Public Release:  UNC researchers create new tool to unravel the mysteries of metastasis

The lab of Klaus Hahn, Ph.D., developed a new technique to help scientists map the interactions between the proteins at the heart of many diseases

University of North Carolina Health Care

March 10, 2014

CHAPEL HILL, N.C. - Researchers at the UNC School of Medicine have devised a new biochemical technique that will allow them and other scientists to delve much deeper than ever before into the specific cellular circuitry that keeps us healthy or causes disease.

The method - developed in the lab of Klaus Hahn, PhD, and described in the journal Nature Chemical Biology - helps researchers study how specific proteins called kinases interact to trigger a specific cellular behavior, such as how a cell moves. These kinase interactions are extraordinarily complex, and their interactions remain largely unknown. But researchers do know that kinases are crucial operators in disease.

"I dare you to find a disease in which kinases are not involved," said Hahn, senior author of the study and the Thurman Distinguished Professor of Pharmacology. "These kinase processes have been very difficult to fully understand, but we all know they're very important."

For years, scientists have been able to tweak a kinase to see what would happen - such as causing cell death or cell movement or cellular signaling. But these experiments can only scratch the surface when it comes to understanding the cascade of kinase interactions that lead to a cellular behavior. Nor have these experiments been able to show the timing of rapid events. That's important, Hahn said, because when a protein is activated has a lot to do with how the cell will respond. Drug developers haven't been able to take this into account, which is likely one reason why some drugs that target proteins don't work as well as scientists had hoped.

"Imagine you're an electrician looking at a circuit board, and all you can do is plug something in and watch all the circuits light up, but you have no idea how the board really works," Hahn said. "What you'd like to do is put a probe on one component, turn it on, and see what immediately happens to the circuit components next to that one component."

If you could do this with all the circuit components, then this would allow you to learn how the circuitry is built.

"We are now doing this in live cells and seeing what happens," said Hahn, a member of the UNC Lineberger Comprehensive Cancer Center. "Kinases are the circuit components. And we can now activate just one kinase and study how it interacts with just one other molecule in real time."

These kinase circuits are critical for cellular activities, such as metabolism, signaling, protein regulation, movement, enzyme secretion, and many others. All kinases have nuanced differences but all of them share one little part that researchers call a domain.

Hahn's team, led in the lab by postdoctoral fellow Andrei Karginov, PhD, studied the sarcoma kinase (Src) and figured out a way to use that part to attach an artificial protein to render Src inactive. That artificial protein had a binding site. When Karginov added a drug analog to the solution in which the cell lived, the drug analog bound to that site, causing the kinase to reactivate. Karginov could activate the kinase to see how the circuits lit up - how the cell responded at any given time during the cell's transition from a stationary cell to a moving, metastatic cell.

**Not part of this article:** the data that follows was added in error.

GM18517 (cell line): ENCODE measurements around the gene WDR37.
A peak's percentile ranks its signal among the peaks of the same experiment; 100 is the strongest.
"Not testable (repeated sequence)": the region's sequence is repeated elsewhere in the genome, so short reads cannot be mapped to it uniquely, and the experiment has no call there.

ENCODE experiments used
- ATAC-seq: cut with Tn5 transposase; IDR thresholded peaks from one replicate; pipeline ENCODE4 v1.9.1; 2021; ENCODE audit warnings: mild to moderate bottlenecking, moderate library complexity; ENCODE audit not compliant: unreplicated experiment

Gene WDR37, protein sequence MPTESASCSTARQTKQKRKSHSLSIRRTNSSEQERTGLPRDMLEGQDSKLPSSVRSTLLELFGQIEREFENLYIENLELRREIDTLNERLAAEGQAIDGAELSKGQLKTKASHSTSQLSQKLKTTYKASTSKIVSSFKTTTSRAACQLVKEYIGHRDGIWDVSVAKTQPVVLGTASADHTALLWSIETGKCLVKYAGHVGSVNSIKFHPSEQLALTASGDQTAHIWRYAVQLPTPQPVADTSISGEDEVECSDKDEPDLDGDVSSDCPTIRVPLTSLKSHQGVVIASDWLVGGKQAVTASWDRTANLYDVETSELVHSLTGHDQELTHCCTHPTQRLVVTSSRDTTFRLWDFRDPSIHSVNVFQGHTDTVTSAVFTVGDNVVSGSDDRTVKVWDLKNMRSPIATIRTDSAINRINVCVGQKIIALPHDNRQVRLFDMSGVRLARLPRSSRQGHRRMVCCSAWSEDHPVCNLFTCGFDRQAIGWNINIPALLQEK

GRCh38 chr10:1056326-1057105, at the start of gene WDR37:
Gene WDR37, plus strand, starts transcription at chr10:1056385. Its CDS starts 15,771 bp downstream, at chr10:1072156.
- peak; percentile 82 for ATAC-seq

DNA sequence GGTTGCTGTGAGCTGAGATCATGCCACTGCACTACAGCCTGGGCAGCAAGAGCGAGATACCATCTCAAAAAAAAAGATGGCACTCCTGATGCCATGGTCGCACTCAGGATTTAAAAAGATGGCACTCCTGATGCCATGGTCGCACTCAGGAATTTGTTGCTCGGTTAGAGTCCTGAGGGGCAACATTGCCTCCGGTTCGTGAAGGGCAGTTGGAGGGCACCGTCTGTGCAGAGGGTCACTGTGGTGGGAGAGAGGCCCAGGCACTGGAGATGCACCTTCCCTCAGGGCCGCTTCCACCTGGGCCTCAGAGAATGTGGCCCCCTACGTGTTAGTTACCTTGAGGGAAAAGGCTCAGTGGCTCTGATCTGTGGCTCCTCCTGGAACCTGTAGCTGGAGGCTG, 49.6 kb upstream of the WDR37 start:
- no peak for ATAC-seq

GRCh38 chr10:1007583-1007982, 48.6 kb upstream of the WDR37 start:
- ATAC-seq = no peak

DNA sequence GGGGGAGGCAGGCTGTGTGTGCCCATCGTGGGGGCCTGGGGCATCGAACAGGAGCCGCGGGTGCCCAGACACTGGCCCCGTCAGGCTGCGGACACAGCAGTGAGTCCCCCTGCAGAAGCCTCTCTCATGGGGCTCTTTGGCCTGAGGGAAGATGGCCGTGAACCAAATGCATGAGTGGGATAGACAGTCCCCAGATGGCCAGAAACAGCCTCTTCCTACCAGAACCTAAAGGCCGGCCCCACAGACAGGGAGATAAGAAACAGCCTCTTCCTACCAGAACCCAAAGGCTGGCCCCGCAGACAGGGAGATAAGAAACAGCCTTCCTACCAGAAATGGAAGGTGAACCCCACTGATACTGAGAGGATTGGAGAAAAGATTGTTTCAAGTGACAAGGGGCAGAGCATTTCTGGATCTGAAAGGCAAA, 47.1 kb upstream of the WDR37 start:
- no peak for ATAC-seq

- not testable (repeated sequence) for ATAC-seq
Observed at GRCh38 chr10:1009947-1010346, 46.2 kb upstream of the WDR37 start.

They could see the reaction in real time, so they knew that what they did caused the cell to react. Other methods struggle with this. Genetically manipulating a cell, for instance, takes too much time, Hahn said. Before you can see the results of the experiment, other proteins compensate for the kinase that was shut down.

Hahn's technique got around that problem, which allowed his lab to take their work one step further.

Karginov developed a two-component system. In this new system, adding the drug caused the activated kinase to interact only with molecules that contain a second engineered protein. Not only could Karginov turn on the kinase at an exact time; he could now tell the kinase exactly which circuit component to interact with.

They found that when Src was linked only to the kinase FAK, the cell's shape changed; it extended huge arms, or protrusions, but the cell didn't create new protrusions. When Src was linked with only the kinase CAS, the cell added new protrusions and the cell's adhesion ability improved. These are the behaviors that cancer cells need to move. In essence, Hahn's lab figured out a way to pinpoint precise mechanisms underlying metastasis.

"What this paper really does is show how all of this can be done to any kinase you want," Hahn said. "Our lab is interested in metastasis. But our hope is that our tool goes well beyond our narrow field of study. You just have to ask yourself, 'how important are kinases to disease?' And the answer is they're very important; they are everywhere."

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Klaus Hahn, PhD, the senior author of the study, has a joint appointment with the UNC Eshelman School of Pharmacy. Karginov, the first author, is now an assistant professor of pharmacology at the University of Illinois-Chicago. Other authors include UNC research assistant professor Dennis Tsygankov and UNC professor of pharmacology Timothy Elston, PhD.

This research was funded through a grant from the National Institutes of Health.

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